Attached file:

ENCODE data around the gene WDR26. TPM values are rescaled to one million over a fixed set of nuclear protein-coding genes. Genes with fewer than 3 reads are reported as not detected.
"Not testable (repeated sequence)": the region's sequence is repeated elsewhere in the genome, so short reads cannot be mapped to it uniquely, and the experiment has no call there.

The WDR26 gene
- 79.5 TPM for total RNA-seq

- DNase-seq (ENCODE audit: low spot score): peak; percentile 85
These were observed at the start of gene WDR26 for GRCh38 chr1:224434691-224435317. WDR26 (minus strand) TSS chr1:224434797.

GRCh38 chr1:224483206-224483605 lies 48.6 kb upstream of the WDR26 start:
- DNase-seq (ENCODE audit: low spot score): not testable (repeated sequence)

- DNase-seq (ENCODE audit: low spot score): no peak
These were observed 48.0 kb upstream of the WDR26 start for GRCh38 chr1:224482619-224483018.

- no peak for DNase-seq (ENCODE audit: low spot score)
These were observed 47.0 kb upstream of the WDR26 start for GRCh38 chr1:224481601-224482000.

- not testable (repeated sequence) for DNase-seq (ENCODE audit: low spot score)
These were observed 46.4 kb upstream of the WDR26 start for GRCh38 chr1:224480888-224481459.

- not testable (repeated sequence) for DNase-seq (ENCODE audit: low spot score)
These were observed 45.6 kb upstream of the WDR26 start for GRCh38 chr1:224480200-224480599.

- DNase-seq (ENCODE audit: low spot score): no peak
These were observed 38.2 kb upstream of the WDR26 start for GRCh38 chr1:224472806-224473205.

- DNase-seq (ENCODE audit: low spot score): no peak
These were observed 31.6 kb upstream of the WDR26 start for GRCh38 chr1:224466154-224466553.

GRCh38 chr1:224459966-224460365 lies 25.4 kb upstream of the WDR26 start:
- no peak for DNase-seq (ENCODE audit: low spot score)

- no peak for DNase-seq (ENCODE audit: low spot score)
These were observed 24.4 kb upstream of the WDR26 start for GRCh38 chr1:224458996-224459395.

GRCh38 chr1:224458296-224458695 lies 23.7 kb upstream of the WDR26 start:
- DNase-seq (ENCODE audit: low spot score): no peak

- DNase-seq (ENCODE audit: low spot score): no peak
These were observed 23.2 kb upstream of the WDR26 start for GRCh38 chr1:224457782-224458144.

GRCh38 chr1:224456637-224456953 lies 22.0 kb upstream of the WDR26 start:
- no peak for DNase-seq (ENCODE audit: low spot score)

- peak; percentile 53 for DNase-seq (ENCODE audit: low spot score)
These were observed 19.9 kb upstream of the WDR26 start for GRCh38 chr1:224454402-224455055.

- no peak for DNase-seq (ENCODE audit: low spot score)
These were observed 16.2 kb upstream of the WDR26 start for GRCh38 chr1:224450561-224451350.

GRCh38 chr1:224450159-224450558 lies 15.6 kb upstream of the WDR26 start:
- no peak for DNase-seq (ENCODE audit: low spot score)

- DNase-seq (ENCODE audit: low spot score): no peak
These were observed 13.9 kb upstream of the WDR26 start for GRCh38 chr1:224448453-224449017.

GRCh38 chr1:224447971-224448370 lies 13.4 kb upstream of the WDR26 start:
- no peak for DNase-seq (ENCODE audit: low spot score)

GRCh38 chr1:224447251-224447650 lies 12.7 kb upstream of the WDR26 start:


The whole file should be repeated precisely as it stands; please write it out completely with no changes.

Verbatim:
ENCODE data around the gene WDR26. TPM values are rescaled to one million over a fixed set of nuclear protein-coding genes. Genes with fewer than 3 reads are reported as not detected.
"Not testable (repeated sequence)": the region's sequence is repeated elsewhere in the genome, so short reads cannot be mapped to it uniquely, and the experiment has no call there.

The WDR26 gene
- 79.5 TPM for total RNA-seq

- DNase-seq (ENCODE audit: low spot score): peak; percentile 85
These were observed at the start of gene WDR26 for GRCh38 chr1:224434691-224435317. WDR26 (minus strand) TSS chr1:224434797.

GRCh38 chr1:224483206-224483605 lies 48.6 kb upstream of the WDR26 start:
- DNase-seq (ENCODE audit: low spot score): not testable (repeated sequence)

- DNase-seq (ENCODE audit: low spot score): no peak
These were observed 48.0 kb upstream of the WDR26 start for GRCh38 chr1:224482619-224483018.

- no peak for DNase-seq (ENCODE audit: low spot score)
These were observed 47.0 kb upstream of the WDR26 start for GRCh38 chr1:224481601-224482000.

- not testable (repeated sequence) for DNase-seq (ENCODE audit: low spot score)
These were observed 46.4 kb upstream of the WDR26 start for GRCh38 chr1:224480888-224481459.

- not testable (repeated sequence) for DNase-seq (ENCODE audit: low spot score)
These were observed 45.6 kb upstream of the WDR26 start for GRCh38 chr1:224480200-224480599.

- DNase-seq (ENCODE audit: low spot score): no peak
These were observed 38.2 kb upstream of the WDR26 start for GRCh38 chr1:224472806-224473205.

- DNase-seq (ENCODE audit: low spot score): no peak
These were observed 31.6 kb upstream of the WDR26 start for GRCh38 chr1:224466154-224466553.

GRCh38 chr1:224459966-224460365 lies 25.4 kb upstream of the WDR26 start:
- no peak for DNase-seq (ENCODE audit: low spot score)

- no peak for DNase-seq (ENCODE audit: low spot score)
These were observed 24.4 kb upstream of the WDR26 start for GRCh38 chr1:224458996-224459395.

GRCh38 chr1:224458296-224458695 lies 23.7 kb upstream of the WDR26 start:
- DNase-seq (ENCODE audit: low spot score): no peak

- DNase-seq (ENCODE audit: low spot score): no peak
These were observed 23.2 kb upstream of the WDR26 start for GRCh38 chr1:224457782-224458144.

GRCh38 chr1:224456637-224456953 lies 22.0 kb upstream of the WDR26 start:
- no peak for DNase-seq (ENCODE audit: low spot score)

- peak; percentile 53 for DNase-seq (ENCODE audit: low spot score)
These were observed 19.9 kb upstream of the WDR26 start for GRCh38 chr1:224454402-224455055.

- no peak for DNase-seq (ENCODE audit: low spot score)
These were observed 16.2 kb upstream of the WDR26 start for GRCh38 chr1:224450561-224451350.

GRCh38 chr1:224450159-224450558 lies 15.6 kb upstream of the WDR26 start:
- no peak for DNase-seq (ENCODE audit: low spot score)

- DNase-seq (ENCODE audit: low spot score): no peak
These were observed 13.9 kb upstream of the WDR26 start for GRCh38 chr1:224448453-224449017.

GRCh38 chr1:224447971-224448370 lies 13.4 kb upstream of the WDR26 start:
- no peak for DNase-seq (ENCODE audit: low spot score)

GRCh38 chr1:224447251-224447650 lies 12.7 kb upstream of the WDR26 start: